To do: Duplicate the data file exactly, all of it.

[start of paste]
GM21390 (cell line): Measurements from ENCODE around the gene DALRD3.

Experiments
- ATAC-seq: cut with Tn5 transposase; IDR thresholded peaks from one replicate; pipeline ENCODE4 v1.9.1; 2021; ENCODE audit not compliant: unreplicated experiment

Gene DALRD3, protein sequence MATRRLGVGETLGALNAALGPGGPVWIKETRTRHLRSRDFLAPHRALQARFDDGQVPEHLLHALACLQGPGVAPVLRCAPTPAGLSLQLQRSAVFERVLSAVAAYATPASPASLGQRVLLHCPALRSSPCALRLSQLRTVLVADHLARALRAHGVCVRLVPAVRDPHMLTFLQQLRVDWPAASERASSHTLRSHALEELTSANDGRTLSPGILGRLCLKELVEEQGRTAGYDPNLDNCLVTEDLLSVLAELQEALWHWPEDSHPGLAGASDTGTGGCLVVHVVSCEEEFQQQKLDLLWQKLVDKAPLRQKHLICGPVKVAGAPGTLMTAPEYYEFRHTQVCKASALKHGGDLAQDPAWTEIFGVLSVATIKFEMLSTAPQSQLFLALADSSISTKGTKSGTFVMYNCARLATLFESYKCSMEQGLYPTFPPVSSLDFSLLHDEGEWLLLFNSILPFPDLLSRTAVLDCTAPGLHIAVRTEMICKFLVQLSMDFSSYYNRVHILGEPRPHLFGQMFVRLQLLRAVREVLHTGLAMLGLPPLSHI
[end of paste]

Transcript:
GM21390 (cell line): Measurements from ENCODE around the gene DALRD3.

Experiments
- ATAC-seq: cut with Tn5 transposase; IDR thresholded peaks from one replicate; pipeline ENCODE4 v1.9.1; 2021; ENCODE audit not compliant: unreplicated experiment

Gene DALRD3, protein sequence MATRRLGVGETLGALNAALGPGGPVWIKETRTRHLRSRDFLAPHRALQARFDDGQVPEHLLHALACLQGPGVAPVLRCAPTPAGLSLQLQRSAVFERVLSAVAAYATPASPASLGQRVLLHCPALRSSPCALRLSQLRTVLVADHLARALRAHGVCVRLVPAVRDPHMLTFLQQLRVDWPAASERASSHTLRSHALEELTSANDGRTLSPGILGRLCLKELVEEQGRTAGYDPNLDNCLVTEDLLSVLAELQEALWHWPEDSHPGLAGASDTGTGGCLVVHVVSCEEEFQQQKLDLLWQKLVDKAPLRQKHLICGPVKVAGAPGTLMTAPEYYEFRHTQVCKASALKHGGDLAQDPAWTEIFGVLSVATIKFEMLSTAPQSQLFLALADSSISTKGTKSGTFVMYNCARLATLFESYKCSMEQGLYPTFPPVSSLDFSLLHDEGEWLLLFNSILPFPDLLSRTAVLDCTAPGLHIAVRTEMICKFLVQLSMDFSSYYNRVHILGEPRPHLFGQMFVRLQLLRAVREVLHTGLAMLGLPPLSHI